The Concerns of Prototypers and Their Mitigating Practices: An Industrial Case-Study

  • Steve Counsell
  • Keith Phalp
  • Emilia Mendes
  • Stella Geddes
Part of the Lecture Notes in Computer Science book series (LNCS, volume 4034)


The use of formal models such as Role Activity Diagrams (RADs) for analysing a process often hide what really happens during that process. In this paper, we build on previous research on informal aspects of the prototyping process and look at the key concerns that prototypers had during the prototyping process. We contrasted those concerns with an analysis of whether documented practice during prototyping was likely to exacerbate or lessen those concerns. The basis of our analysis was a set of interviews with prototypers all of whom were part of a team actively producing evolvable prototypes in an industrial setting. Grounded Theory was used to extract the relevant data (concerns and mitigating practice) from the interview text. Interestingly, only a small number of the concerns of prototypers seemed to be supported by any supportive action, suggesting that there are factors that contribute to project success or failure beyond the control of the prototyping team. However, time and cost pressure seemed to figure largest in our analysis of prototyper concerns. The research highlights the problems that prototypers face and the benefits that an informal analysis can have on our understanding of the process. It also complements our understanding of the formal analysis of process using techniques such as RADs and the human factors therein.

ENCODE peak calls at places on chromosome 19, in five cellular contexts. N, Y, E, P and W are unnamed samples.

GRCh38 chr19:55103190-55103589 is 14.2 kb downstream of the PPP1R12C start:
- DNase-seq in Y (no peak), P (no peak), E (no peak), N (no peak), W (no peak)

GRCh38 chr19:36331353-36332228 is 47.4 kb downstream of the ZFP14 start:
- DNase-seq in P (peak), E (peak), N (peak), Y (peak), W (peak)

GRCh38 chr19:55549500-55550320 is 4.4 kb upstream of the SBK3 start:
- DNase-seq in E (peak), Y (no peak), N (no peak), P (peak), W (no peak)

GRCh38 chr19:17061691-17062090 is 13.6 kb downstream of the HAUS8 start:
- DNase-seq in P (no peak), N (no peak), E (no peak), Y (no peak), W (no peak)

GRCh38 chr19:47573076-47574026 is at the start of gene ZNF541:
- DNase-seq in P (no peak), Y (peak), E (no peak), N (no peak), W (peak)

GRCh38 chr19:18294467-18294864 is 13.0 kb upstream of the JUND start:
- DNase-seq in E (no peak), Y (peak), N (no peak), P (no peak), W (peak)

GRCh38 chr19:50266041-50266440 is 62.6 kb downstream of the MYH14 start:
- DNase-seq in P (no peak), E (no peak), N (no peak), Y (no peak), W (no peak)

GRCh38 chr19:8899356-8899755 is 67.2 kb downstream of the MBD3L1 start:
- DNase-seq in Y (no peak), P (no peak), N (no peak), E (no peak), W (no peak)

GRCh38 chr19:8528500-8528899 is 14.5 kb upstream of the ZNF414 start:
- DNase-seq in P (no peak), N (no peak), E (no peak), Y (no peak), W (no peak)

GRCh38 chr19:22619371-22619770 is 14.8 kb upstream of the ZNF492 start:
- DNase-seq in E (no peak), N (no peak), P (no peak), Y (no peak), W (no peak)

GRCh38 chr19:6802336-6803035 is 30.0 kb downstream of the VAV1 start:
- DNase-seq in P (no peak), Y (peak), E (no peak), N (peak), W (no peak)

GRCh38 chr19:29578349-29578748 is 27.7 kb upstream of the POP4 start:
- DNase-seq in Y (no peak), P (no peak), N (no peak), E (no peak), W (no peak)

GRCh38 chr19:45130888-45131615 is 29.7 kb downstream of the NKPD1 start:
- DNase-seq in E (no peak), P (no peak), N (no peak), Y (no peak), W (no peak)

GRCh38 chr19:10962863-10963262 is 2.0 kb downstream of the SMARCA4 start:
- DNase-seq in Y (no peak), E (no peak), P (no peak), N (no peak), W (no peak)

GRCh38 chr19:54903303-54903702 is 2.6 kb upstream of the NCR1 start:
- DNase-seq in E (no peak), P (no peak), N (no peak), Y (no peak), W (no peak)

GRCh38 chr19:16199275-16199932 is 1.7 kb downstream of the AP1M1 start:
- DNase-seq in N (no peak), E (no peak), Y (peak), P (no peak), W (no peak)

Ground Theory Mitigate Action Informal Analysis Cost Pressure Prototype Process 
These keywords were added by machine and not by the authors. This process is experimental and the keywords may be updated as the learning algorithm improves.


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Copyright information

© Springer-Verlag Berlin Heidelberg 2006

Authors and Affiliations

  • Steve Counsell
    • 1
  • Keith Phalp
    • 2
  • Emilia Mendes
    • 3
  • Stella Geddes
    • 4
  1. 1.School of Computing, Information Systems and MathematicsBrunel UniversityUxbridge, MiddlesexUK
  2. 2.School of Computing and EngineeringBournemouth UniversityUK
  3. 3.Department of Computer ScienceUniversity of AucklandNZ
  4. 4.School of Crystallography, BirkbeckUniversity of LondonUK

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